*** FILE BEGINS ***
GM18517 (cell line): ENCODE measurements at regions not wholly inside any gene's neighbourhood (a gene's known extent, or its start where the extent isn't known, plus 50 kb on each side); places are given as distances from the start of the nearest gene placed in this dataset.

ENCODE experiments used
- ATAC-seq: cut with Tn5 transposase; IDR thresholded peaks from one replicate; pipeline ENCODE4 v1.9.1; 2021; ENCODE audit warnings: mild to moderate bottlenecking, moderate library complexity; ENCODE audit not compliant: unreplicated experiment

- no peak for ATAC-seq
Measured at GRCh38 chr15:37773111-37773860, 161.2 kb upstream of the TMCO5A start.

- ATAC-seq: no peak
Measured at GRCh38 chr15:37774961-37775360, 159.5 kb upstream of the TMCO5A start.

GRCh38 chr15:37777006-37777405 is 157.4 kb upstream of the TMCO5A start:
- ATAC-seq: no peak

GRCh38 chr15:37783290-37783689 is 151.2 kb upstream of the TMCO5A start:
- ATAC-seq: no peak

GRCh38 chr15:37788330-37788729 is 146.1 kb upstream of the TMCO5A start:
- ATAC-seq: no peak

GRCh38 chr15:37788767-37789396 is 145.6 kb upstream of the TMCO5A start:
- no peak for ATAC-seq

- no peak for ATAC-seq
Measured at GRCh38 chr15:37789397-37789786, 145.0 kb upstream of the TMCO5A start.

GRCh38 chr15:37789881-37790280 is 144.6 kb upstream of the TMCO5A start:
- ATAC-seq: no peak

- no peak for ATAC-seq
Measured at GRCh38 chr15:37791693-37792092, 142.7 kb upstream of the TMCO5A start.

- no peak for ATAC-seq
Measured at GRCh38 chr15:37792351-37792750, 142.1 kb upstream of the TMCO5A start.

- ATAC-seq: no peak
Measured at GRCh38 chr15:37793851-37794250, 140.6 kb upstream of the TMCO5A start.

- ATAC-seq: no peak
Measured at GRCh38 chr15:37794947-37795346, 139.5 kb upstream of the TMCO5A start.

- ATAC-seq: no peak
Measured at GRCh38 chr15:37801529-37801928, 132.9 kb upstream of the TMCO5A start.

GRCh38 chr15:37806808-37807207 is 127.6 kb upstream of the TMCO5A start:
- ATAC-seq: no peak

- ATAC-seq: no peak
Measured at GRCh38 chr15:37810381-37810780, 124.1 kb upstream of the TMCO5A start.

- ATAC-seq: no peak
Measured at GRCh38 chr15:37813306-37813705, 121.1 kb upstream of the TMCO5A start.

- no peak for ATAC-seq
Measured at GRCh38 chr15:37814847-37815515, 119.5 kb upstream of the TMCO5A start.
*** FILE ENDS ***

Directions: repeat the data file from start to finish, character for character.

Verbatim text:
GM18517 (cell line): ENCODE measurements at regions not wholly inside any gene's neighbourhood (a gene's known extent, or its start where the extent isn't known, plus 50 kb on each side); places are given as distances from the start of the nearest gene placed in this dataset.

ENCODE experiments used
- ATAC-seq: cut with Tn5 transposase; IDR thresholded peaks from one replicate; pipeline ENCODE4 v1.9.1; 2021; ENCODE audit warnings: mild to moderate bottlenecking, moderate library complexity; ENCODE audit not compliant: unreplicated experiment

- no peak for ATAC-seq
Measured at GRCh38 chr15:37773111-37773860, 161.2 kb upstream of the TMCO5A start.

- ATAC-seq: no peak
Measured at GRCh38 chr15:37774961-37775360, 159.5 kb upstream of the TMCO5A start.

GRCh38 chr15:37777006-37777405 is 157.4 kb upstream of the TMCO5A start:
- ATAC-seq: no peak

GRCh38 chr15:37783290-37783689 is 151.2 kb upstream of the TMCO5A start:
- ATAC-seq: no peak

GRCh38 chr15:37788330-37788729 is 146.1 kb upstream of the TMCO5A start:
- ATAC-seq: no peak

GRCh38 chr15:37788767-37789396 is 145.6 kb upstream of the TMCO5A start:
- no peak for ATAC-seq

- no peak for ATAC-seq
Measured at GRCh38 chr15:37789397-37789786, 145.0 kb upstream of the TMCO5A start.

GRCh38 chr15:37789881-37790280 is 144.6 kb upstream of the TMCO5A start:
- ATAC-seq: no peak

- no peak for ATAC-seq
Measured at GRCh38 chr15:37791693-37792092, 142.7 kb upstream of the TMCO5A start.

- no peak for ATAC-seq
Measured at GRCh38 chr15:37792351-37792750, 142.1 kb upstream of the TMCO5A start.

- ATAC-seq: no peak
Measured at GRCh38 chr15:37793851-37794250, 140.6 kb upstream of the TMCO5A start.

- ATAC-seq: no peak
Measured at GRCh38 chr15:37794947-37795346, 139.5 kb upstream of the TMCO5A start.

- ATAC-seq: no peak
Measured at GRCh38 chr15:37801529-37801928, 132.9 kb upstream of the TMCO5A start.

GRCh38 chr15:37806808-37807207 is 127.6 kb upstream of the TMCO5A start:
- ATAC-seq: no peak

- ATAC-seq: no peak
Measured at GRCh38 chr15:37810381-37810780, 124.1 kb upstream of the TMCO5A start.

- ATAC-seq: no peak
Measured at GRCh38 chr15:37813306-37813705, 121.1 kb upstream of the TMCO5A start.

- no peak for ATAC-seq
Measured at GRCh38 chr15:37814847-37815515, 119.5 kb upstream of the TMCO5A start.